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‘Landlord Ltd’ – is this how to beat the buy-to-let squeeze?

Updated 24 November 2022

3min read

Nick Green
Financial Journalist

Those who buy to let are facing a triple whammy of additional financial pressures. We take a look at one of the possible solutions: incorporating your business. However, such a step isn’t without its drawbacks – so is it for you? Article by Nick GreenThe interior of a rented flat

The 3 per cent extra charge in stamp duty for additional properties (including buy-to-let) hasn't been the worst thing to hit landlords in recent years. Tax relief on mortgage interest payments is now a flat rate of 20 per cent, which since 2017 has been eating into the profits of higher earners who had previously qualified for relief at 40 per cent. You can find out more about that here. And most recently, of course, the COVID-19 lockdown has thrown the entire property market into disarray.

Even when the UK returns to normal, things may never be as 'easy' as they once were. However, there is a way to reduce the impact of these changes – but it’s a big step and certainly won’t be for everybody. If you incorporate your buy-to-let business as a limited company, you won’t pay income tax on the profits, you’ll pay corporation tax instead – which is lower (currently 20 per cent). This should significantly offset the halving of tax relief for higher band taxpayers.

Lately there has been a huge spike in applications for landlords setting themselves up as limited companies to take advantage of this tax break, and the number of buy-to-let mortgages issued to companies has likewise soared. But despite the potential savings, it’s not something to rush into. There are many pros and cons to weigh up first.

Setting up a buy-to-let company

A limited company is legally separate from you as an individual, as are its finances. Private limited companies are those with privately held shares, owned by just a few people (or you could be the only shareholder). Public limited companies have shares that can be traded on the stock market.

To set up your company you need to register at Companies House (you can do this online). This part is quite easy, as the fee is low and it requires just requires basic information and the signatures of the director(s) and witness.

However, you will need to consult both a solicitor and an accountant on whether or not you should incorporate. You will be required to supply annual accounts to Companies House, and inform them of any changes to your company (such as new employees) within 14 days.

You’ll need to be ready for a lot more paperwork, including your corporation tax return, a PAYE salary scheme and workplace pension (if you hire any staff), as well as your own self-assessment tax return and the company’s accounts. The accounts must meet the standards of the Companies Act, so you will almost certainly need to engage an accountant to handle this. You will need to factor in any additional fees before deciding if incorporating will really save you money.

Other potential drawbacks for landlords forming companies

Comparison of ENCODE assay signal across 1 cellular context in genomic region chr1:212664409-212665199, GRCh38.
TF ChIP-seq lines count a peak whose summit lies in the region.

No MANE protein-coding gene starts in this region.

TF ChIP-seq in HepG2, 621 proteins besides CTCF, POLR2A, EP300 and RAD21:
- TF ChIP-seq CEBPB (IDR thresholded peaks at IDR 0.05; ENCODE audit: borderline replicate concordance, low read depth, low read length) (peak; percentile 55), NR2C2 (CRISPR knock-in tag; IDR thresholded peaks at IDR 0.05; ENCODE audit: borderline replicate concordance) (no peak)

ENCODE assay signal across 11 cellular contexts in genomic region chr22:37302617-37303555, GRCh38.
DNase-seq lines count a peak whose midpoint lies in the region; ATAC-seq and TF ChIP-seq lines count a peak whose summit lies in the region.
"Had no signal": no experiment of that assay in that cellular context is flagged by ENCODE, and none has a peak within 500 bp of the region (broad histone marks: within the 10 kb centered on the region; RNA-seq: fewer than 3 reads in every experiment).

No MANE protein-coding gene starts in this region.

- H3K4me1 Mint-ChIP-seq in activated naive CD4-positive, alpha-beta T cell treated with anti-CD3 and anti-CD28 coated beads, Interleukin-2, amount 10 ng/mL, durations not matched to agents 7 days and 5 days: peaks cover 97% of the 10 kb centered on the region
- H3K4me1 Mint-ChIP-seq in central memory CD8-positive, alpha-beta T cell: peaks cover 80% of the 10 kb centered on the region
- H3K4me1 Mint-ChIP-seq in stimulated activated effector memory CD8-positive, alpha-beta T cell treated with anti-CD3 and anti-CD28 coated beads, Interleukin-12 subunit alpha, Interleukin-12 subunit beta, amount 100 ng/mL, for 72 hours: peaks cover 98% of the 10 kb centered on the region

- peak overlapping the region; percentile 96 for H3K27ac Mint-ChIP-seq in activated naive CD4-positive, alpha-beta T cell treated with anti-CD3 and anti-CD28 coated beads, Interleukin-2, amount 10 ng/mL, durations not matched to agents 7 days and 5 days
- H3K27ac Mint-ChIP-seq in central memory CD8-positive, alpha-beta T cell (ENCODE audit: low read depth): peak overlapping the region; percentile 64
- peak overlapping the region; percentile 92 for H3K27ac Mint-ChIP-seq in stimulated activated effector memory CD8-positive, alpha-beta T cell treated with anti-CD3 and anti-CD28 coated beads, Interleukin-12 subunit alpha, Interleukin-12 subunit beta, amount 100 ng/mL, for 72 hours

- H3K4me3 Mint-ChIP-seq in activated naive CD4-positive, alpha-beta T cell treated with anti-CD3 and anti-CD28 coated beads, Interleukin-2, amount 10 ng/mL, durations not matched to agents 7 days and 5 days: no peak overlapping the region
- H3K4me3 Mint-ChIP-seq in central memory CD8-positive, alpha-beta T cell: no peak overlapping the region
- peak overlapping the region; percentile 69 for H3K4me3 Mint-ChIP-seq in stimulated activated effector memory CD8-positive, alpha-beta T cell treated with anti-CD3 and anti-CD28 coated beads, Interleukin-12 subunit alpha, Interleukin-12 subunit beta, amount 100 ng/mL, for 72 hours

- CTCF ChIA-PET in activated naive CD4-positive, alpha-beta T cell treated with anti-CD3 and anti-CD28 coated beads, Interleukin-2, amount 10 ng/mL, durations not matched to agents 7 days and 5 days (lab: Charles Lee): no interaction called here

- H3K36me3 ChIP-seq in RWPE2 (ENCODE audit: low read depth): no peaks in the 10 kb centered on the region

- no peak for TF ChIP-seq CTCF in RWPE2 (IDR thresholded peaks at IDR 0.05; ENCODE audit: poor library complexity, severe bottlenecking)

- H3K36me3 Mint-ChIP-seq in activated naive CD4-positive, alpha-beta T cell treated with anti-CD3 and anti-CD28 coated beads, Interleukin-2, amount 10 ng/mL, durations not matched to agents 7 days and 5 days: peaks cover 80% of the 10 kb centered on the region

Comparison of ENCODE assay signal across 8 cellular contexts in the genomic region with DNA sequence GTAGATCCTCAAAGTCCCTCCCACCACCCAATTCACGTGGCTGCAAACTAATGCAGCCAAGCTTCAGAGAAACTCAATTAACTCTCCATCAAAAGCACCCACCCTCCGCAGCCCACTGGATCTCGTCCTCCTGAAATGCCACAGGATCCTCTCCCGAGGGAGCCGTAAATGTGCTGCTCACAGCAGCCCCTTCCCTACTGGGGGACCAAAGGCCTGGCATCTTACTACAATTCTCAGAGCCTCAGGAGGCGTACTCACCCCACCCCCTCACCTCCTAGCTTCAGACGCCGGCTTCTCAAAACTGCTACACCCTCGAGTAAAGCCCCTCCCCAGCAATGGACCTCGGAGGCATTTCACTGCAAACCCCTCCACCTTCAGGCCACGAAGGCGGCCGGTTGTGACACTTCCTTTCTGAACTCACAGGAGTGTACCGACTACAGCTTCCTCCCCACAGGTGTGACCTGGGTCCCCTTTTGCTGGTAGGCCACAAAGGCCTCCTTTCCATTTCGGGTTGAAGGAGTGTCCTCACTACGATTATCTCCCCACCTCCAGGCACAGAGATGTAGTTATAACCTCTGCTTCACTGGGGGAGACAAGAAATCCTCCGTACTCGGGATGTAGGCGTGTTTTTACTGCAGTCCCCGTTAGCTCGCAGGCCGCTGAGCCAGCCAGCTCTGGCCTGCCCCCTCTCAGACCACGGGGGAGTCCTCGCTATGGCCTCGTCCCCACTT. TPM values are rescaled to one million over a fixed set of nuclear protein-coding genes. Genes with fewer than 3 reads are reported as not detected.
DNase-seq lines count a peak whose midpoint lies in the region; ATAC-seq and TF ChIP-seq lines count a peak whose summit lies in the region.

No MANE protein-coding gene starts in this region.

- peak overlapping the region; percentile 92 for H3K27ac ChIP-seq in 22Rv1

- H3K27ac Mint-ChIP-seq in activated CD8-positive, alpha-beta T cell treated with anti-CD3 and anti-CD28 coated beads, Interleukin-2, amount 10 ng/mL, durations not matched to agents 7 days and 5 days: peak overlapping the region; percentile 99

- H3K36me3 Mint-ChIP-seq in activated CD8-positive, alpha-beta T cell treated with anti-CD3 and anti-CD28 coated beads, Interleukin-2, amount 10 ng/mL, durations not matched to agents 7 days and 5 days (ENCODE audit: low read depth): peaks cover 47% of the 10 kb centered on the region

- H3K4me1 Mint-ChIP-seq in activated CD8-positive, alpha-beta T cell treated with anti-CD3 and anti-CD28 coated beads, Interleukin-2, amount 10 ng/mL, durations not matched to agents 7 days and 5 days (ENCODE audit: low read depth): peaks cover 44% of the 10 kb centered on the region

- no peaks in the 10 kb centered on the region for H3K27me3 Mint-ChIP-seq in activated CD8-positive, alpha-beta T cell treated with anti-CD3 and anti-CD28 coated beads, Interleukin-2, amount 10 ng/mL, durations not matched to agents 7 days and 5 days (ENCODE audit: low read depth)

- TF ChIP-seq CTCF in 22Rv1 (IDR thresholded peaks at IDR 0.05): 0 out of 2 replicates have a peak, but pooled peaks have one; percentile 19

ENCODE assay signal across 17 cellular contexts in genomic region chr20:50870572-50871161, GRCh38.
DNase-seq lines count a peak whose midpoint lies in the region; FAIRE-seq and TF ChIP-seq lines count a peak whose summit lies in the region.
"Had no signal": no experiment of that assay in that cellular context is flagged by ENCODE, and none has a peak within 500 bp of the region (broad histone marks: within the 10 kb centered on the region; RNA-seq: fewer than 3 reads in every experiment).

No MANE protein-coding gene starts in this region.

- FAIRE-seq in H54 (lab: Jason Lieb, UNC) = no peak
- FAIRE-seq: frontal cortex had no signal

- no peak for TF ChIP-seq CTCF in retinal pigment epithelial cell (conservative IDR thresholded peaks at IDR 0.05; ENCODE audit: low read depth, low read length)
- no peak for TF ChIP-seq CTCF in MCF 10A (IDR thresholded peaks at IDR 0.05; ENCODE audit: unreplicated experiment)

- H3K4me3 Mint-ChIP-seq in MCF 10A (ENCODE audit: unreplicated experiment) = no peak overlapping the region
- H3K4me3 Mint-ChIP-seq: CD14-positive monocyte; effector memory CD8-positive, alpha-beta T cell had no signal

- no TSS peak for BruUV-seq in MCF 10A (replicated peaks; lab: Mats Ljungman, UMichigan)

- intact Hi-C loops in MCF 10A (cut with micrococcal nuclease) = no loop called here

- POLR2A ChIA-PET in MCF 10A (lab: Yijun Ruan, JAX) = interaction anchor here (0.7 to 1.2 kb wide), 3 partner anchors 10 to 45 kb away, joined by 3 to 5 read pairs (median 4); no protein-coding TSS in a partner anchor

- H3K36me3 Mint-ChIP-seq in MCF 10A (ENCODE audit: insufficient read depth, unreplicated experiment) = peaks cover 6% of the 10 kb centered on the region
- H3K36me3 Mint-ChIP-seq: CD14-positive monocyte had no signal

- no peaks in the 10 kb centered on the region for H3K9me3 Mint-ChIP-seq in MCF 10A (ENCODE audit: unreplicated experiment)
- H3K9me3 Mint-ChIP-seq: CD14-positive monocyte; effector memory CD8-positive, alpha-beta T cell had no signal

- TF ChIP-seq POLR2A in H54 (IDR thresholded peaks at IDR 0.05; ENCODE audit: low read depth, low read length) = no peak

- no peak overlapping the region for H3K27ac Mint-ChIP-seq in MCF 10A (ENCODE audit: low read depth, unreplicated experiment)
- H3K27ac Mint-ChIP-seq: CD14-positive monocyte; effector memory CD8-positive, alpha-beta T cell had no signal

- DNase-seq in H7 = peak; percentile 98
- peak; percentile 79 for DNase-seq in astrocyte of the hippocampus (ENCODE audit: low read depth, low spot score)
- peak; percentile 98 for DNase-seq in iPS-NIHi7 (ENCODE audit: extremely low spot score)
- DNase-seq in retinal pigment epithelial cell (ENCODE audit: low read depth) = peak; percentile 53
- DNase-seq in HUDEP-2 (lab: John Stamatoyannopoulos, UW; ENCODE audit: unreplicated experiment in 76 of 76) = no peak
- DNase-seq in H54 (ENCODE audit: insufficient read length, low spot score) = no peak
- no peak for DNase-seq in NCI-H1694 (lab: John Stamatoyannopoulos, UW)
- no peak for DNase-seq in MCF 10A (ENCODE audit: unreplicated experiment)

Companies have to disclose all information about their business, including profits, salaries and margins. Your competitors may end up using this information to put you under pressure.

Mortgage availability

Fewer mortgage providers will lend to a company, so your choice of mortgage deals won’t be as broad and competitive as before. An independent mortgage adviser can be a great help, though.

Cost of transferring properties into the company

Moving a property held in your own name into the ownership of your company requires a sale and purchase process, which will trigger a capital gains tax and stamp duty bill. Make sure this won’t cancel out any savings you stand to achieve.

Exiting the business

At some point you will need to come up with a strategy for extracting the value of your business, and this can be a complex process.

More advantages of a company structure

In addition to the potential savings on income tax, there are other reasons to consider moving your buy-to-let business to a limited company structure.

Limited liability

If your business fails, you are only liable for the money invested in the company, so you are more protected than you would be as a sole trader.

Beat the extra stamp duty (perhaps)

The government is consulting on exempting companies with more than 15 properties from the 3 per cent stamp duty surcharge. If this comes about, you may be able to take advantage by forming a joint company with other landlords to pass the 15 property mark.

The best way to find out if it’s worth switching your buy-to-let business into a limited company structure is to talk to professional advisers – an accountant and a financial adviser can both help on this one, alongside a mortgage broker to find you the best value deals (so that’s a full house).

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About the author
Nick Green is a financial journalist writing for Unbiased.co.uk, the site that has helped over 10 million people find financial, business and legal advice. Nick has been writing professionally on money and business topics for over 15 years, and has previously written for leading accountancy firms PKF and BDO.